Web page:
As this weekend winds down, here’s a plan you can make for the start of next weekend: Lend a couple hours next Saturday morning to help Seal Sitters keep Alki Beach wildlife from being harmed by trash. Here’s the announcement:

Let’s clean up our act! Join Seal Sitters Marine Mammal Stranding Network and co-sponsor Sno-King Marine Mammal Response on Saturday, June 24th, as we clean up Alki Beach and surrounding sidewalks and streets to help reduce the impact humans have on our fragile marine ecosystem and save wildlife (photo is a typical early morning scene at Alki during warmer months). Trash on the beach becomes treacherous in the water. The “Sentinels of the Sound” cleanup is from 9:30-noon with assembly at the Statue of Liberty Plaza (Alki Avenue SW and 61st Ave SW).

All marine life is endangered by marine debris and plastics pollution. Many, many thousands of marine animals and sea birds are injured and die each year from derelict fishing gear, marine debris, and pollution. They are entangled and drowned by nets and gear – strangled and contaminated by plastics.

Harbor seals (who do not migrate and are year-round residents) and resident Puget Sound orcas, both animals at the top of the food chain, are especially hard hit by pollutants from storm runoff and plastics that break down into microscopic particles and enter the food chain. These deadly toxins are then stored in the blubber of marine mammals and passed on in mothers’ milk to nursing young.

You can truly make a difference for wildlife. Come on down and grab a bucket and pair of “pluckers” (if you have your own, please bring them). RSVP is requested – e-mail sealsitters.outreach@msn.com – to ensure there are enough materials on hand. If you can’t attend on Saturday, you can make every trip to the beach a personal cleanup day by taking a bag and gloves along with you to pick up and dispose of trash. Every little bit helps!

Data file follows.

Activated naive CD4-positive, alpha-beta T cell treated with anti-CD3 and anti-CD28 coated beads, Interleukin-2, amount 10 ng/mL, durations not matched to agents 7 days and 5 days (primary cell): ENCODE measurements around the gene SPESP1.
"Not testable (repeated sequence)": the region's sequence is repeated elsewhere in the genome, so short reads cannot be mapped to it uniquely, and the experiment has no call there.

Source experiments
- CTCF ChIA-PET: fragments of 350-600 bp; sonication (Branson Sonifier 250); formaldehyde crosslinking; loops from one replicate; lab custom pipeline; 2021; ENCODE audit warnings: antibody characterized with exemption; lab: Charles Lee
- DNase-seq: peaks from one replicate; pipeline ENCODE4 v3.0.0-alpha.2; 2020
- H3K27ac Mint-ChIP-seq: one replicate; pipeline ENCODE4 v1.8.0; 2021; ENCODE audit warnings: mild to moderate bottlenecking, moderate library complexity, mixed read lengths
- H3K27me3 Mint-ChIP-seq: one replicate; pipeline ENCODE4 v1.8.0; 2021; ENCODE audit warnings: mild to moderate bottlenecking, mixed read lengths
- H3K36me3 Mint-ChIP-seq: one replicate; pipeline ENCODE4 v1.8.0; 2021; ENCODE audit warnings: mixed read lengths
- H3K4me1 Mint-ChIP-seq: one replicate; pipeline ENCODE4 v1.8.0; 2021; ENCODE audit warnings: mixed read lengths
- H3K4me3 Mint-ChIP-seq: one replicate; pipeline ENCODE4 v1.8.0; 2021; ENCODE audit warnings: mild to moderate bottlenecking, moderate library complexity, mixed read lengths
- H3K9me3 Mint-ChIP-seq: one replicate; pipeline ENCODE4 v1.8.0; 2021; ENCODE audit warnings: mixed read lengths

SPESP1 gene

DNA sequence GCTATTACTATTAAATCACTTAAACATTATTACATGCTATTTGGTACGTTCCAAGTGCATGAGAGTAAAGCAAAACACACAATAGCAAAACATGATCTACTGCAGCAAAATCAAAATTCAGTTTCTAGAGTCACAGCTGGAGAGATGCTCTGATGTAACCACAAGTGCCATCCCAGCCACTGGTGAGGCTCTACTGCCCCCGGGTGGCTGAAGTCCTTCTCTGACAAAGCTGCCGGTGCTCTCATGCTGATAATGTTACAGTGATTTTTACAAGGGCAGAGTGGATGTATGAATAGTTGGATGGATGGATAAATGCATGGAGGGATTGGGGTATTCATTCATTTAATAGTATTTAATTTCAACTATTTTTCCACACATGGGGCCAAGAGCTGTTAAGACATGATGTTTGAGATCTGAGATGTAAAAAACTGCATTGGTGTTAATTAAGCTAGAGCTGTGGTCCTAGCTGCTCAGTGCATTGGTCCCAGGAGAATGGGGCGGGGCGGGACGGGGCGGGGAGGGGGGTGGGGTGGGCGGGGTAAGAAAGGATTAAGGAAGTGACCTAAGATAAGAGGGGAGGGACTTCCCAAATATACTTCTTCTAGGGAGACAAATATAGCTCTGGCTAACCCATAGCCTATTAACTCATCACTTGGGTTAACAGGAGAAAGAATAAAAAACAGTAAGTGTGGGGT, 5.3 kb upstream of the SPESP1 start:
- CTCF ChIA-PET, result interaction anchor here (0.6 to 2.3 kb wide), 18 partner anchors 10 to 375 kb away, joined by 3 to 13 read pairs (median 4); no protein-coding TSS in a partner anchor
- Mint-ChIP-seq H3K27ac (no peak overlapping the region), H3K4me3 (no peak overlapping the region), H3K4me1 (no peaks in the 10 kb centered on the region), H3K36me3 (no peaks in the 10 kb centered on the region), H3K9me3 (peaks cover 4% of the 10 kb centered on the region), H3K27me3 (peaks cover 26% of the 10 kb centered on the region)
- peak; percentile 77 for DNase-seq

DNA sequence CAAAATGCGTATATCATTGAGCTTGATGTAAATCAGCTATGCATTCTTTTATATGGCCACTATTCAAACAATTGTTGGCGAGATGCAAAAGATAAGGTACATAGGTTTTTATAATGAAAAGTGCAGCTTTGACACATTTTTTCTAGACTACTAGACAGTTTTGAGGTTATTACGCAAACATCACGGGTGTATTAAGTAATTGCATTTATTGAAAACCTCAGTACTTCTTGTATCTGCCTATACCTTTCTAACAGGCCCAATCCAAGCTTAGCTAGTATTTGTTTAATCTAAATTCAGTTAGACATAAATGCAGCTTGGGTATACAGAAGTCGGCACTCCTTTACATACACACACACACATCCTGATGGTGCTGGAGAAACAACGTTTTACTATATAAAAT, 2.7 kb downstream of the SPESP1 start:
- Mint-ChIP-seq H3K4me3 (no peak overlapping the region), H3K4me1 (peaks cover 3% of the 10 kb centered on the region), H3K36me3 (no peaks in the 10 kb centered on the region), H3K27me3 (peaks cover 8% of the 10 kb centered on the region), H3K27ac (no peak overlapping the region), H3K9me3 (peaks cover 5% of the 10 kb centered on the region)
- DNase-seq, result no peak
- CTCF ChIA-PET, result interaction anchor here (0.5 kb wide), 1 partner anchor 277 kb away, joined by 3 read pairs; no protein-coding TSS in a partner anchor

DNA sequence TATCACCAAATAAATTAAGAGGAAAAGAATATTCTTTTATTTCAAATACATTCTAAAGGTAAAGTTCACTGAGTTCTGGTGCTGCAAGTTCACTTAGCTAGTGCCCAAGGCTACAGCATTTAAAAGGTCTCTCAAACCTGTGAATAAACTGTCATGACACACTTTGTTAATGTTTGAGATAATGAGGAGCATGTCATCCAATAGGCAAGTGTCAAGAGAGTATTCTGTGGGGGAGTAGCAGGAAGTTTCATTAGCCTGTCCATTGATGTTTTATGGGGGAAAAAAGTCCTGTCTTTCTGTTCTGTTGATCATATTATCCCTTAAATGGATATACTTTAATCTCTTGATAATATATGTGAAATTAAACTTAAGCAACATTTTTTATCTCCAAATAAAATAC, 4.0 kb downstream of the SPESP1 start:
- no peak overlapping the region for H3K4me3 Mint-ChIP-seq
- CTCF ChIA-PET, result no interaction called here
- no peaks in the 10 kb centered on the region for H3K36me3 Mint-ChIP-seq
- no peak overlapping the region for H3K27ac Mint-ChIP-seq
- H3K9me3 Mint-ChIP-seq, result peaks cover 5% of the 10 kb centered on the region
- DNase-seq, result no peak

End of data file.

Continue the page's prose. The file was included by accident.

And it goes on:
Please visit Seal Sitters’ website to learn more, in-depth, about the dangers of marine debris and pollution.

Thanks for your patience! Tech work update

Thank you so much for your patience. We’ll be starting to publish new stories again, now that our technical project is complete. For the first time in almost nine years, we have moved server companies, to address various issues that have worsened in recent months and weren’t being resolved. If you’re seeing this message, you’re seeing WSB at its new “home”; most ISPs take just a few hours to recognize such changes for websites, but some take longer, so if for example you check WSB at work tomorrow and don’t see updates beyond a “site note” post timestamped this morning, that’s what’s going on. Or if you see any other type of problem on the site right now, please let us know – we’ve tested and tweaked but you might notice something we didn’t – editor@westseattleblog.com – also try clearing your browser cache/history if you can (or refresh the page while holding down the shift or control key, depending on your browser). Thank you, and now on with the news (it’s been a quiet day so far in West Seattle, we’re happy to say).